If you are hearing yourself say “no” every other word to your little one then it may be time to rethink your strategy. There are times when “no” is the best thing to say and very appropriate. However, if you sound like a broken record than clearly the word “no” has lost its effectiveness. If you are looking for ways to avoid saying “no” then you have come to the right place! Read on to discover 5 ways to avoid saying “no” to your toddler.
Make sure to toddler proof your home…then do it again…and again! As your little one grows and changes they will be able to get into different things. It is important to get down to their level and really look at what may be interesting to their little eyes. What they were not able to get into one day, may be in plain sight the next. If you don’t want to have to tell them “no”, prevent this by creating an environment that is very toddler friendly. This way you won’t have to battle a tantrum when they get a hold of something they shouldn’t have or tell them “no” when they see something interesting that is not appropriate for them to play with.
- Lock all cabinets
- Put fragile items up high
- Use outlet covers
- Lock doors to rooms that are not child proofed
Tell Your Toddler What They CAN Do
Tell your toddler what they can do, instead of what they can’t. Have they decided that jumping on the couch is a good idea? If it is not an option then tell them they can jump on the floor, a blanket, or even on a pillow that is on the ground. Take a second and stop to think if there is an alternative option that would satisfy both of you. Do they want to go outside but it is too cold or too hot? Tell them some other options instead of just saying “no”. Maybe you could take out the play dough or another favorite activity. “No” can also be a trigger word for tantrums which is another great reason to avoid it when possible.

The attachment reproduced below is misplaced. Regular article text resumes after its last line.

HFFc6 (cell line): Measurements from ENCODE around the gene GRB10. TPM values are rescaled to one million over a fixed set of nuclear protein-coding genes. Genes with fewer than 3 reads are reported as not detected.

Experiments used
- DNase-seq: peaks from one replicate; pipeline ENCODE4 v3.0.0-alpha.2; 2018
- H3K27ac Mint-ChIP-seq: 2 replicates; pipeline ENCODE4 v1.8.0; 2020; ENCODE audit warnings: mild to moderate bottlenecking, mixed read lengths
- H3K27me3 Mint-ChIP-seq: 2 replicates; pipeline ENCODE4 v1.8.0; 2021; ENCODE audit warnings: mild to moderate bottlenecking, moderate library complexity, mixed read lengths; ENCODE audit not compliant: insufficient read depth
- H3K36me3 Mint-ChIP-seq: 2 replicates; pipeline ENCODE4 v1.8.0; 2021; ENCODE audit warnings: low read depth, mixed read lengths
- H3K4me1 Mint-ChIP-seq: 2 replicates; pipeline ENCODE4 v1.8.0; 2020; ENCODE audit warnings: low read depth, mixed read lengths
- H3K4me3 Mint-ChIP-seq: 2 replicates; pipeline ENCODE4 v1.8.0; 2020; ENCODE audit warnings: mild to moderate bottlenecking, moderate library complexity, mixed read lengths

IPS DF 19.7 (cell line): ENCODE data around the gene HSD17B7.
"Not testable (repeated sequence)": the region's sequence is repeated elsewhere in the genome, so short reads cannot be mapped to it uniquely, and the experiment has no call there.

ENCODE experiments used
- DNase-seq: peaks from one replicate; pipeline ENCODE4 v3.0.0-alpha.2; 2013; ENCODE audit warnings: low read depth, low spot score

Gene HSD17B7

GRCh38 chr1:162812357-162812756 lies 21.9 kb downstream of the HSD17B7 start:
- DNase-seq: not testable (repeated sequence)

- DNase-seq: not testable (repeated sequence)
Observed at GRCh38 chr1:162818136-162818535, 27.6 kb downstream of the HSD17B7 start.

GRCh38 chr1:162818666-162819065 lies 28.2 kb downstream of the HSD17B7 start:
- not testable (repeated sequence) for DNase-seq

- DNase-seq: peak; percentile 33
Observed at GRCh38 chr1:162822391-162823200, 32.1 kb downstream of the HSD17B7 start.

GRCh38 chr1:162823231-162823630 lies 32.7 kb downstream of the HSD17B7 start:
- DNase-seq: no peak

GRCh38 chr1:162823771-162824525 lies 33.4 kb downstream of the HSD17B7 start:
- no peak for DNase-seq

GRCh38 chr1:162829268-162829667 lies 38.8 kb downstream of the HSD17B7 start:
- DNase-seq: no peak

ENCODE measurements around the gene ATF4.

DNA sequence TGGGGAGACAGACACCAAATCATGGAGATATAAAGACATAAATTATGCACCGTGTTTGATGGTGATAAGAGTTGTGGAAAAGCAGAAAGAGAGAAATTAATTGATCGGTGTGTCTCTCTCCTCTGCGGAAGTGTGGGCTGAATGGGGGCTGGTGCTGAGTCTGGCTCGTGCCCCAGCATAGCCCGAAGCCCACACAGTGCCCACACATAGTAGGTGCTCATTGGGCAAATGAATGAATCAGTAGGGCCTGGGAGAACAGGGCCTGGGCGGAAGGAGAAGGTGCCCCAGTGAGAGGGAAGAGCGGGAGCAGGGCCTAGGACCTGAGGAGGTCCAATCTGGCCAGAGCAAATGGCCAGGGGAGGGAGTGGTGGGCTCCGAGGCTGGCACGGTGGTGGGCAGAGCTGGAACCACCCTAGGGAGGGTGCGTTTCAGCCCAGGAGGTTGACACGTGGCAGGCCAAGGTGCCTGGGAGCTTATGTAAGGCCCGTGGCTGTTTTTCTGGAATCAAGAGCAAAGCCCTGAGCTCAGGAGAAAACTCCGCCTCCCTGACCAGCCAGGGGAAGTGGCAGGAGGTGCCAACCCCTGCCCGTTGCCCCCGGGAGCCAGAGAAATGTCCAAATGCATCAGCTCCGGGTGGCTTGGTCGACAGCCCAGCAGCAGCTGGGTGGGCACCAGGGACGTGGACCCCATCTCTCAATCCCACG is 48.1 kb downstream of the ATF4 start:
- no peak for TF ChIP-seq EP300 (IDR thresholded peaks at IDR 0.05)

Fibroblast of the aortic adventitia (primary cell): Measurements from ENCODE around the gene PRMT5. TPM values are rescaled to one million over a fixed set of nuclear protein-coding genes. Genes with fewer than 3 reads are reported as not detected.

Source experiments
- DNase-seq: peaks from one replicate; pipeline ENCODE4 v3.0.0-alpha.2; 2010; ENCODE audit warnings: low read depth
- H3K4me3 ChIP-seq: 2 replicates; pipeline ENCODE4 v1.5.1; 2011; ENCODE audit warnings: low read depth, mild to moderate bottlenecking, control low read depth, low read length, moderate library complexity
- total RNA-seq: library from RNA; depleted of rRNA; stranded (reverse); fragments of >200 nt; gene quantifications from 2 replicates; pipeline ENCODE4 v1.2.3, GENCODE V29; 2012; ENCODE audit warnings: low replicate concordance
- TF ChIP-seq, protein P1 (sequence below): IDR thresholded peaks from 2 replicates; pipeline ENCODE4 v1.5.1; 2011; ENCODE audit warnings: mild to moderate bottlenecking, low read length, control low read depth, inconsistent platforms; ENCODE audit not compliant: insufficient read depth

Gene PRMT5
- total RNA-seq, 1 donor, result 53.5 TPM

This technique can work wonders in a pinch! If they have just starting doing something inappropriate, see if you can distract them so the behavior doesn’t continue. If your little one is about to hit their sister, maybe quick point out the window to show them that it is starting to rain. Maybe a squirrel is running by or there is a school bus coming down the street. If there is nothing going on outside then try to point out something within your house that you have never talked about before like an old cuckoo clock.
Choices are magical because they make your child feel like they have control, but in reality the control is still in your power. Meal times can be a struggle for any parent or toddler as it seems they have an appetite for everything aside from what you have cooked. You can encourage your toddler to help you make decisions while you are cooking dinner such as “should we make broccoli or cauliflower?” This will also make them more likely to eat it because they got to pick it out.
Always choose options that you want them to actually have (don’t offer ice cream if it’s not on the menu) and only give them two options to choose from. If you go past two choices little ones can get overwhelmed by all the options and it will confuse hem. Instead of giving your toddler a whole plate full of food at once, let them pick out what they want to eat first. “Do you want some meatloaf or carrots?” You may see a little smile emerge as they become intrigued with having an option. We spend a lot of time “telling” our children what to do, give them a break and let them tell you!
Get Down to Their Level
If they have gotten into a drawer that isn’t safe than simply get down to their level and explain the reason to them. This is a great strategy because not only are you avoiding “no” but you are teaching them about something instead. Are they asking for juice but they have already 3 glasses today? Offer an alternative and tell them why: “I understand you want juice but too much is bad for your teeth, so let’s have some water.” Fill up a glass and drink it with them.
When using any new strategy it is important to be consistent. When you are not consistent with these strategies they will not be effective and your child may get confused by rules that aren’t always enforced. It may be best to start with one strategy and add the others so that you don’t get overwhelmed and you can use them effectively.